Having a space ready for the birth in the house we were staying in really helped me visualise and be comfortable with my surroundings before the birth. I was surrounded by beautiful plants that I had chosen, candles, fairy lights, pictures of my family (that Renee had taken during my pregnancy), drawings by my children and affirmations that meant something to me. I felt completely comfortable in the space as I had made it my own and I think that really helped me relax into the labor, which was relatively short (4 hours total). 

Having access to a birth pool in my home was also so incredible and not something I would have had access to in Mount Isa. The surges were definitely dulled in the water and having my baby emerge from a liquid environment in my womb to a pool filled with water made so much sense to me. Just chilling in the pool after the birth with my whole family (the girls both jumped in as well) was also so special and felt so right.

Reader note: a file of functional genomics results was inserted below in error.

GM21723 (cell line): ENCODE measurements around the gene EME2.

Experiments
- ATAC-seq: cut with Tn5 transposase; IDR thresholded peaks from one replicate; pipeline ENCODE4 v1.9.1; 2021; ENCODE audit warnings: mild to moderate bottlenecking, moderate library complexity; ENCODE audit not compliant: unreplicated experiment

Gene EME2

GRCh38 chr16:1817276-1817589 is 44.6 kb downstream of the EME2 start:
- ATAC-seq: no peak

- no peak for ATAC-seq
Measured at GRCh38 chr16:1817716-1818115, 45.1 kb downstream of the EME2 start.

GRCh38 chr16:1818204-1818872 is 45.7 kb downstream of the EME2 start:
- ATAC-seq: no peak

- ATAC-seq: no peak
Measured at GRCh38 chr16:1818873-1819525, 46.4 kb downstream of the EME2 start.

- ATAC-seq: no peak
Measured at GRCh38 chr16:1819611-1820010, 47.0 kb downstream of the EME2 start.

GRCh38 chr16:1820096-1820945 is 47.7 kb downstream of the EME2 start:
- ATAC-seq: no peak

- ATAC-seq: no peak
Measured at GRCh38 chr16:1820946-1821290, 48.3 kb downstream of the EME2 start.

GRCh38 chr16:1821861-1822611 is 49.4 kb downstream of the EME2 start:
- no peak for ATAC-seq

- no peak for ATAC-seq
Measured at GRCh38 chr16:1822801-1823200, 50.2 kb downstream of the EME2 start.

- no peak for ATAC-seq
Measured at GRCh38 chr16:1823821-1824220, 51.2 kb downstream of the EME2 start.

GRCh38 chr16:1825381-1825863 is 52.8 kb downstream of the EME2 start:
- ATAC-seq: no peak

Not having to share a room with anyone else or being checked every thirty minutes by a different nurse each time was also awesome and just being able to be with my family without those interruptions or unfamiliar environments or people was incredible and so natural. 

The birth of Jaguar was also incredibly healing. Birth lasts with you forever, the birth of your children is something you will never forget and it not only affects you but affects your children as well. I no longer have any negative emotions associated with my previous births. I now accept them for what they were and feel like I can finally move on without wondering what would have happened if I had done things differently. It feels like a huge weight has been lifted and I no longer feel like I’m responsible for the birth experiences that I had with the girls. 

If you were to birth again, what would you do differently?